THEY CALL THE ISLAND MARIA

Fraser Island, Hinchinbrook Island, Moreton Island, Kangaroo Island, Mornington Island, Straddy – I’d heard of them all.

But Maria Island! Where the hell is that?
That’s what I thought, when my wife, Marie suggested we embark on a three day walk on Maria (pronounced Ma R I A) Island.
The island, all 115sq km of it, is located off Tasmania’s east coast.
Marie and I arrived in Hobart on January 12, and booked into our accommodation before exploring the city. It was my first time in ‘Tassie’, and Marie’s second. She had been there, on a coach trip, as a 16-year-old, fresh out of Richmond River High in Lismore.
A cruise ship was in, and one of the passengers was wearing an old North Sydney Rugby League jumper. A beacon in heathen AFL heartland.
While we were having drinks at the Long Bar, at the Henry Jones Hotel, one of our fellow patrons was future Prime Minister, Malcolm Turnbull. One of Malcolm’s aides bought him a beer, and then spilled it all over him as he went to place it on the table. Malcolm kept his cool, and calmly went up stairs and changed into another shirt.
It’s a shame he wasn’t so cool under pressure as PM. But I digress.
The next day, a mini bus, from MariaIslandWalk Coy., collected Marie and I from our hotel, and to get to the island we caught a boat from Triabunna on the mainland, to Shoal Bay, across Mercury Passage. The crossing was quite rough.
Our group walked across McRae’s Isthmus to Riedle Bay and on to our Casuarina Beach camp. (It was an expensive glamping holiday). We settled in and then walked to Haunted Bay, where there were plenty of seals. We also saw wallabies, echidnas, yellow tailed cockatoos and penguins in their nests. While at Haunted Bay a French couple arrived, just wearing thongs (on their feet). And here we were in walking boots.
‘Tragic’ end to day. Beer (Cascade Premium) is not just warm, but hot. I mean, there is no excuse in this day and age – even that day and age – for not having the drinks cold, especially when you have paid a motza.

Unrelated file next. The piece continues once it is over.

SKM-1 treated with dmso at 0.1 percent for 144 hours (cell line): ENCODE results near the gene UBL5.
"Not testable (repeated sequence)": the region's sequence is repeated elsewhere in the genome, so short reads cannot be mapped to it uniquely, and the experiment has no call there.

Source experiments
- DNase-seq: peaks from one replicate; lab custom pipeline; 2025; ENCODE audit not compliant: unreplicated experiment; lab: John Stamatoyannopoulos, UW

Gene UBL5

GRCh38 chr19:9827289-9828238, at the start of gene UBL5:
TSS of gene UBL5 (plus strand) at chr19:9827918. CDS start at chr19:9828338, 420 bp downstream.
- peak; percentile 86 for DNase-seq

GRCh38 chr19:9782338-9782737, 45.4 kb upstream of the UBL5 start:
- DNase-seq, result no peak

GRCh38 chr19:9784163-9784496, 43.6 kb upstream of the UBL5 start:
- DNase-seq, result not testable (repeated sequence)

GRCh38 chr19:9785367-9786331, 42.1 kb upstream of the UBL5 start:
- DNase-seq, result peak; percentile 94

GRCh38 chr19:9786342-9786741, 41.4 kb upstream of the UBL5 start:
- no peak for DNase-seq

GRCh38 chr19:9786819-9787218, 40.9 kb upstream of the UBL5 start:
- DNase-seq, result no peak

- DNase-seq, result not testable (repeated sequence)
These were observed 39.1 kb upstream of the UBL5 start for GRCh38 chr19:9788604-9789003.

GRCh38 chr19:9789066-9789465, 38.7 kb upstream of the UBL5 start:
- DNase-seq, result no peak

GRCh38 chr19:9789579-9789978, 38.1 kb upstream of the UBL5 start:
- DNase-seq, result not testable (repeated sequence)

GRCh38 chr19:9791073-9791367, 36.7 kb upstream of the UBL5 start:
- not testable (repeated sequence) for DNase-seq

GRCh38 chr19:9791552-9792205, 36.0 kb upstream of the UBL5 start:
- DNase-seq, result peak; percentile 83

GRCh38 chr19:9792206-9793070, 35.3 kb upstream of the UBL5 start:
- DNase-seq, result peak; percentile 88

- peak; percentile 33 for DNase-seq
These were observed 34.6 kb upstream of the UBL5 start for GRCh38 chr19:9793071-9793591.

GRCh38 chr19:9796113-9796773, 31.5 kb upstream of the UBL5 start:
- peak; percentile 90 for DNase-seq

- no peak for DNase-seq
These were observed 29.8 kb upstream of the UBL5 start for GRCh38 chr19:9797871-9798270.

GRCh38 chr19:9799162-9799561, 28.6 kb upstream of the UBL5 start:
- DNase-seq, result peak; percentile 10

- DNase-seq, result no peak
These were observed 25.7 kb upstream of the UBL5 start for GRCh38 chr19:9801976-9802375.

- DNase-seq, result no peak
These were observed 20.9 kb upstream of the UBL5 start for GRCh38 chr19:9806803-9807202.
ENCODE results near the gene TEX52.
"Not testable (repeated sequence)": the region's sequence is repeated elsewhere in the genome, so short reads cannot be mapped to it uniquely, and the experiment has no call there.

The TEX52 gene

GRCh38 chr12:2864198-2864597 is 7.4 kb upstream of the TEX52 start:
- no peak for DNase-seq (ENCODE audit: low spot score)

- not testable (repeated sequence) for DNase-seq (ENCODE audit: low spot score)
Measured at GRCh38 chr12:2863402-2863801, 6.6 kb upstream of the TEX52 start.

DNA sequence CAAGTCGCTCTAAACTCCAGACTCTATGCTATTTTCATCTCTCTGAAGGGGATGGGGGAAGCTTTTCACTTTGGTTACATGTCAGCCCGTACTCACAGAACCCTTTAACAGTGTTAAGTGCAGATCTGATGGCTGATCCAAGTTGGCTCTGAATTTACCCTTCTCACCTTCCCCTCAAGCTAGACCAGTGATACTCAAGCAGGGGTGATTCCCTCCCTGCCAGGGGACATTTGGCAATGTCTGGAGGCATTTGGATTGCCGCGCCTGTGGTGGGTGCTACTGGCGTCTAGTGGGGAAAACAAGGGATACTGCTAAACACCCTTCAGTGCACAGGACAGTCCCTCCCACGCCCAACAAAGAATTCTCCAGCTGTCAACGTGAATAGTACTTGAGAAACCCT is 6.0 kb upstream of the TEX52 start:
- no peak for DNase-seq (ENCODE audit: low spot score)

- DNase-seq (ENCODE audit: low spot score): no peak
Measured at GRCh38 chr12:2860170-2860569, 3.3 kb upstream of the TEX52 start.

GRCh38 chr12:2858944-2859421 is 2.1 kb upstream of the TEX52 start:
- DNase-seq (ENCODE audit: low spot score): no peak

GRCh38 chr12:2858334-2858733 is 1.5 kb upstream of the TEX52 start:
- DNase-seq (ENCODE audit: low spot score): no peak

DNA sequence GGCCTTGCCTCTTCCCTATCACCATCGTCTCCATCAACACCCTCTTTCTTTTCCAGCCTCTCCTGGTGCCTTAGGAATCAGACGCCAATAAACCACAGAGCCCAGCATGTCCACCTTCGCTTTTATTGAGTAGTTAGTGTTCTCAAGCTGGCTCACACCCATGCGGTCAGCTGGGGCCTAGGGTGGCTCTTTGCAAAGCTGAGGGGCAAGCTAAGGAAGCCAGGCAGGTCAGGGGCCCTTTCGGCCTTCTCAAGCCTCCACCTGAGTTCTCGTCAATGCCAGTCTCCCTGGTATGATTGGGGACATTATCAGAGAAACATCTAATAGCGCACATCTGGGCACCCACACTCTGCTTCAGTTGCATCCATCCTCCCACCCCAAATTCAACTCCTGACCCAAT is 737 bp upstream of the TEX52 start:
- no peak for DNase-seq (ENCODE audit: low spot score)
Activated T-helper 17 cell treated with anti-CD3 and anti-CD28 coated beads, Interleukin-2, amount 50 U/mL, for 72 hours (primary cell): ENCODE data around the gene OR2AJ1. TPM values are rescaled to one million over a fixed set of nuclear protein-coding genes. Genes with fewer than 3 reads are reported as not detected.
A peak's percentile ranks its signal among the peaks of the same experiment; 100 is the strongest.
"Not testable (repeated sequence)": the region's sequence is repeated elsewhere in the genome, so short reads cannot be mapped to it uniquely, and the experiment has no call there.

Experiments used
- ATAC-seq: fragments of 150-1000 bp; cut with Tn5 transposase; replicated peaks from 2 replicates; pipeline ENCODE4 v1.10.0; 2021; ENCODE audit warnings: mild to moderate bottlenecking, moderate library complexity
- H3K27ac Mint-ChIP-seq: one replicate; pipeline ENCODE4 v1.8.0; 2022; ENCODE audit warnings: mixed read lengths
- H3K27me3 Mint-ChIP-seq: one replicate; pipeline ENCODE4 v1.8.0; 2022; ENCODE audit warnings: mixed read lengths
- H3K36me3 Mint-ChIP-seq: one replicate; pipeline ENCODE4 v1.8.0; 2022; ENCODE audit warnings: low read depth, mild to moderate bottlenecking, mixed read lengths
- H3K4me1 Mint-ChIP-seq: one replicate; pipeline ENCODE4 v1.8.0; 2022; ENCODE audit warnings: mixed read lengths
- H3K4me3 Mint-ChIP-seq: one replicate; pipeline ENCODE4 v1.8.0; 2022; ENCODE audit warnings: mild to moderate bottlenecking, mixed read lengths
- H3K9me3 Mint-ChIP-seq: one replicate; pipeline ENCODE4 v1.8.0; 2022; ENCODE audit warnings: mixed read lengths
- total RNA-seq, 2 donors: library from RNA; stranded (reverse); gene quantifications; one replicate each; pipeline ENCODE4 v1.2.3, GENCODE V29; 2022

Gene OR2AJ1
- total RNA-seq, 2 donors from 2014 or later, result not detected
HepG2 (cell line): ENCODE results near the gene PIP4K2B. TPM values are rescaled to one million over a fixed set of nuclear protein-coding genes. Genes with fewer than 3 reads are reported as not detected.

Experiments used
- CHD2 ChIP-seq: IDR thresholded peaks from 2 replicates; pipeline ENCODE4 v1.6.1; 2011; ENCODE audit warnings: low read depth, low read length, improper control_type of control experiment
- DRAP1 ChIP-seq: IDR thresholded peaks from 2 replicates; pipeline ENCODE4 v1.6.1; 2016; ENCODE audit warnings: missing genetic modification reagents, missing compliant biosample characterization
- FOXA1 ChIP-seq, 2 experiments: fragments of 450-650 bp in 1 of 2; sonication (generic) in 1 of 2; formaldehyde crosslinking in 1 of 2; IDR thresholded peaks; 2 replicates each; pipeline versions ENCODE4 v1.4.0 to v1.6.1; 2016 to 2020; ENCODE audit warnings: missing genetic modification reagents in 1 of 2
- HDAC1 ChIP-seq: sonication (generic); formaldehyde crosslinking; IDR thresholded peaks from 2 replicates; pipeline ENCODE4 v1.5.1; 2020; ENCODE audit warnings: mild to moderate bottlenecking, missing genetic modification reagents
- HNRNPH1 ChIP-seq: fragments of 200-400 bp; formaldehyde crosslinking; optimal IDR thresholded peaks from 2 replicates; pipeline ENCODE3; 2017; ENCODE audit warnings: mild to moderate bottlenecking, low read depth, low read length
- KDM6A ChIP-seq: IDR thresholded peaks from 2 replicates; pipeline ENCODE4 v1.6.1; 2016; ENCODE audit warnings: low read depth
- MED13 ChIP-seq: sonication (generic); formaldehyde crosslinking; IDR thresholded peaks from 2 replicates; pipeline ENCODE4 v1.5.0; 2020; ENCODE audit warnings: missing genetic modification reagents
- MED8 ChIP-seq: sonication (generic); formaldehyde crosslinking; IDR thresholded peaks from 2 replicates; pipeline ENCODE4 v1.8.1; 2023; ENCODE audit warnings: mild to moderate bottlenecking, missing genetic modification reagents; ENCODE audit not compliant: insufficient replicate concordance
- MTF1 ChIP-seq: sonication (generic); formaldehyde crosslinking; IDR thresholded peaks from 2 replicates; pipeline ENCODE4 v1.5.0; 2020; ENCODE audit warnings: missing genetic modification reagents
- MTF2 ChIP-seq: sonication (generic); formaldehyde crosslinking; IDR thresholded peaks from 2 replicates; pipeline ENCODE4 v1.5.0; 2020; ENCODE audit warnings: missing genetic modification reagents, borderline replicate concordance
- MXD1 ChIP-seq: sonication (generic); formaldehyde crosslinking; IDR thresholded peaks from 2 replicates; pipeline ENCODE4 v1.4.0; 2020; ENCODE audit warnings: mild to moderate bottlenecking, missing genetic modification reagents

But the food (scallop risotto) was good, as was the Morningside Cab Merlot.
The next day was the 13km Five Beaches Walk, and our small group was regaled with stories of the indigenous people and French explorers. One of our guides, Geoff Watson, 47, (originally from New Zealand) put ochre on my head at Bloodstone Point.
Lunch at Point Leseuer was tuna and anchovy salad. There was a Russian gentleman filling in his diary under a tree and he reminded me of great English rugby league writer, Dave Hadfield.
Tonight we camped at White Gums, which was just above Four Mile Beach, where we braved the icy waters. Once again the beer (James Boags) was hot!!! So I stuck to Bream Creek Pinot Noir, as we enjoyed grilled quail, lamb chops and sausages.
After dinner we went looking for wombats and found a lovely, blond speciman. (I rarely found lovely blonde specimans, when trawling bars after dinner as a young bloke).
Our group discussed our options for the following day, with Geoff pushing strongly for the rugged Mt Maria climb, which involves a lot of scree scrambling, which was not appealing to me. (Our other guide was Ben Wilkinson, 26, who had played Aussie rules with Coburg).
Overcast conditions saw us abandon the Mt Maria walk, and instead we tackled the easier Bishop and Clerk Peak. Pasta salad for lunch, on top of the sea cliffs.
I’m not a great one for heights, and I found it quite scary on top, but the views of Freycinet Peninsula and Ben Lomond were amazing. The walk was a 13km round trip, which included a stop at the old clay brickworks. During the walk, we chatted to two Israeli males, who had just finished their national service.
Tonight we stayed at lovely 19thC Bernacchi House, where, ‘Eureka’, the beer (Hazards Ale) was cold. The wine which accompanied our crispy skin salmon, was Cape Bernier Cab Merlot 2007, and Frogmore Creek Sauvignon Blanc, 2008.
One of our walkers, Judy Pearson (from Alexandra, Victoria) reminded me so much of Robert’s mother-in-law, from ‘Everybody Loves Raymond’, while another walker, Harry Van Doort (formerly Gosford, now Sandy Bay in Tasmania) reminded me of our nephew, Patrick Lynch. (Well everyone looks like someone). Harry was into classical music.
A knock on the door at 8 a.m. the next day alerted us to a bacon and eggs breakfast. Afterwards we walked to the fossil cliffs in very windy conditions. We left the island ‘early’ because of deteriorating weather. The crossing was quite rough, and Marie did not enjoy it all.
Our driver back to Hobart, Jason, was a real character and recently completed filming for a documentary for Channel 7, on Tasmania – with ‘All Saints’ star, Jack Campbell.
Back in Hobart, I toasted the experience with several beers at the Prince of Wales Hotel, Battery Point – and the beer was cold.
Walk rating – 8/10.
Photos of Maria Island Walk 2009:
1 Our Group
2 Walking the bush
3 Marie Ricketts at Four Mile Beach.

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